I was at the Provo temple and a man came in with a blind son clinging to his shoulder. They both looked content and it was a sweet thing to see—but that’s just it. Immediately I asked myself, “Steve, what would you pay of everything you currently possess to be able to see the light of day again? Are there any physical possessions you wouldn’t give up to see color or rainclouds or good people?” I realized then that I am walking around with all the riches of the world right here in my head.
I recently read an article in the Deseret News about cytomegalovirus that reminded me how blessed we are.
Brain damage, deafness and other birth defects are among potential problems… Studies suggest early treatment with anti-viral medicine may limit hearing loss and may benefit the child’s development, too.
Abby participated in those very early experimental studies, and has provided data to be able to support the use of early anti-viral treatment for other children. Utah just so happens to be the only state that requires screening for CMV following a failed hearing test, and there were knowledgeable people residing in Utah at the time of Abby’s birth who had studied cases all over the world and were considered leading experts. It’s truly a miracle that all of this was available to us right when we needed it.
Abby’s hearing in her opposite ear and her eyesight all check out just fine. I know that not everyone has been so fortunate, and my heart goes out to those families whose life trials have included extreme complications with a variety of diseases and ailments. There will come a day when all such burdens are taken away and all bodies are refreshed and restored. Our family has been overwhelmingly blessed through these mortal years, but we are most grateful for the eternal promises that are offered to every family that follows the Savior. Through thick and thin, we will always try to side with Him.
“While some very intelligent and insightful people might believe our more complex time demands ever more complex solutions, I am far from convinced they are right. Rather, I am of the frame of mind that today’s complexity demands greater simplicity…”
– Elder L. Tom Perry (April 2014)
This post will be part of an ongoing examination of the quality or condition of simplicity. I am convinced that some of our biggest challenges in this modern era are immorality and life dilution. Regarding the latter, we chase after the wrong things, we over-complicate, and we get distracted. Life is far more simple than we are led to believe. The adversary wants us to be confused, muddled, overwhelmed, and fearful, but gospel light is pure, clean, and bright. It doesn’t resolve itself in complex, convoluted frequencies, but is calm and serene. It is simple.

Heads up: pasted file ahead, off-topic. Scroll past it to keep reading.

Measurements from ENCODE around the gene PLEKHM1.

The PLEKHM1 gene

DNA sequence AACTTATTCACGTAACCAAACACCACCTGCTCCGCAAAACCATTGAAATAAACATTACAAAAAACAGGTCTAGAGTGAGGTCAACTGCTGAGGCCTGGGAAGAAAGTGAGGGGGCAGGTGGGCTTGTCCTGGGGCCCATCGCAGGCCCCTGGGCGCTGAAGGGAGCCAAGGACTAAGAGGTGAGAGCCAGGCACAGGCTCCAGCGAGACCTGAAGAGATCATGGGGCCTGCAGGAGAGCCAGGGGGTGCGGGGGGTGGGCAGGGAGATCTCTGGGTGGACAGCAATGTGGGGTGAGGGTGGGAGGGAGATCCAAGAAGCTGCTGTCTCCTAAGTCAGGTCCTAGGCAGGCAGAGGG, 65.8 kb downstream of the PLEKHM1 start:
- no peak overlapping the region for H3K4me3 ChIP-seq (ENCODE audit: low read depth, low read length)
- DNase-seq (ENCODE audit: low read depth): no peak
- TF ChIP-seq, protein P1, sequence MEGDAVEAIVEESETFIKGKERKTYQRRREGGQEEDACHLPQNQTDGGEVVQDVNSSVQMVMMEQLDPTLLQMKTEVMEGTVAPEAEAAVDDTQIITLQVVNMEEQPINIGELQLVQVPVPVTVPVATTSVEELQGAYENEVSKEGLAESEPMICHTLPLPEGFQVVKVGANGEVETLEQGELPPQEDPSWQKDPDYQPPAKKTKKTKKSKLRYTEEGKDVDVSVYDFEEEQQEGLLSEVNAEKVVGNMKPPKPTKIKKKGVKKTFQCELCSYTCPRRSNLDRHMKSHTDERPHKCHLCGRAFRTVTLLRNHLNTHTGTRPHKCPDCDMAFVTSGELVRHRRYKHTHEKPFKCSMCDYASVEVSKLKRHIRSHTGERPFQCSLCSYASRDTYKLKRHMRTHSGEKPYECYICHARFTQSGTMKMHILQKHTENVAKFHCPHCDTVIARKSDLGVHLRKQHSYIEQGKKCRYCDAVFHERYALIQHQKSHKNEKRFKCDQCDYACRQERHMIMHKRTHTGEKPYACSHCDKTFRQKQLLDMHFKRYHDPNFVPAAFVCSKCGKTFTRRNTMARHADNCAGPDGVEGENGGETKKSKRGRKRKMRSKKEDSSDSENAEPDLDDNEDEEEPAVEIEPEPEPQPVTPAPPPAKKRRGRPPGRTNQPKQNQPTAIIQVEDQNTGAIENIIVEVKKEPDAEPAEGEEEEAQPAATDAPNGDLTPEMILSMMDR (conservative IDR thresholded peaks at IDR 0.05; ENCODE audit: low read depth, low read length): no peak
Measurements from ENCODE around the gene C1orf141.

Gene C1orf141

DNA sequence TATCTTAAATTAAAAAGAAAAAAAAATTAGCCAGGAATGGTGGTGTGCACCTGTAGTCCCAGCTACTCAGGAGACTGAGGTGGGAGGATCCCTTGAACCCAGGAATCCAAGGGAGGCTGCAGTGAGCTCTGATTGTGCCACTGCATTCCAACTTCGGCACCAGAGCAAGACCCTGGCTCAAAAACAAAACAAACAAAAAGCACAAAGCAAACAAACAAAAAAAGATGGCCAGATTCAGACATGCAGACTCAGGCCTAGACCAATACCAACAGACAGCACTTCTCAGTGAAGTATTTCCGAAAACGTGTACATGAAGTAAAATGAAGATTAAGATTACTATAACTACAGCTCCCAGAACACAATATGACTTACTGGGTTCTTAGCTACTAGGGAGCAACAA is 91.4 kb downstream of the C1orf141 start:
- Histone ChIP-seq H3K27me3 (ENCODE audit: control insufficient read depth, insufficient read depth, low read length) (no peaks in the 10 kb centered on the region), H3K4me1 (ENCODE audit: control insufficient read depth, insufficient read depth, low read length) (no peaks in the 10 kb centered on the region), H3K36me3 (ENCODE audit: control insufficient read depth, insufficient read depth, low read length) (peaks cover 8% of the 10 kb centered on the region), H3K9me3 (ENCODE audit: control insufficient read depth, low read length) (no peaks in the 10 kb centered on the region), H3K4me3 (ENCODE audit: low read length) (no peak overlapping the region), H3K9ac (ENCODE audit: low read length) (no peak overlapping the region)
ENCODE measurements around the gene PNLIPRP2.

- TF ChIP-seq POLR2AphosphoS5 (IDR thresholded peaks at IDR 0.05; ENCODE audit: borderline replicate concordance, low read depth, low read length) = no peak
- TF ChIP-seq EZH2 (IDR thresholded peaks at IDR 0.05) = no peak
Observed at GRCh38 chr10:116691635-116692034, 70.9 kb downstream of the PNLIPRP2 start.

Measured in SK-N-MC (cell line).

I hope to continue to pare down our family’s distractions to focus on the very best and most important. I don’t want our children to think that life is a chaotic mess with thousands of concerns and matters to be addressed. A tight, simple focus on obedience and righteousness in clean, simple surroundings is a formula for peace. I believe this philosophy will simplify the challenges our kids will face and will be a reassuring force in their lives. The simpler our instruction and resolution, the clearer their choices will be. The more we panic, program, and “policize” (to coin a word), the more we inadvertently clutter their sphere of agency.
Wednesday, Lily and I decided to participate in Lent (in our own custom way). Lily has started 40 days of cleansing where she chooses a single spot in the home and purges it of impurities (or clutter). My sacrifice is giving up computer usage when I get home from work. Unless I’m doing something for my calling, school, or employment, I am computer-free in the evenings! I’ve already enjoyed the extra time and am in the process of planning my evenings a little better for the coming month. I can definitely see this becoming a family tradition.
On March 1, Lily and I enjoyed a tasty meal at Dave & Cranky’s, a cool little place south of campus that’s way out of a student’s price range. Fortunately, we had a Groupon deal that brought it down into the realm of fancy-date-night possibility. We certainly weren’t disappointed! Lily got the Pan Roasted Chicken with Savory Waffles, while I had the Cut of the Day Steak with parmesan rosemary fries and garlic green beans. A little cheesecake for dessert? Yes. Yes to everything—it was all delicious.
Afterwards, we drove around and looked for homes for sale in Provo. Which are expensive. Even more expensive than Dave & Cranky’s meals! And for anyone else who’s looking at homes and habitats to purchase, here’s a tip for you: do not go look at houses in Michigan or Texas while shopping for a home in Provo, Utah. The house you can get in those two other states compared to what you can get here in Utah is enough to make you pack your wagons and head back east.
Still, wherever we end up, I’m sure glad to have Lily by my side. We’ve got a great thing going, her and I.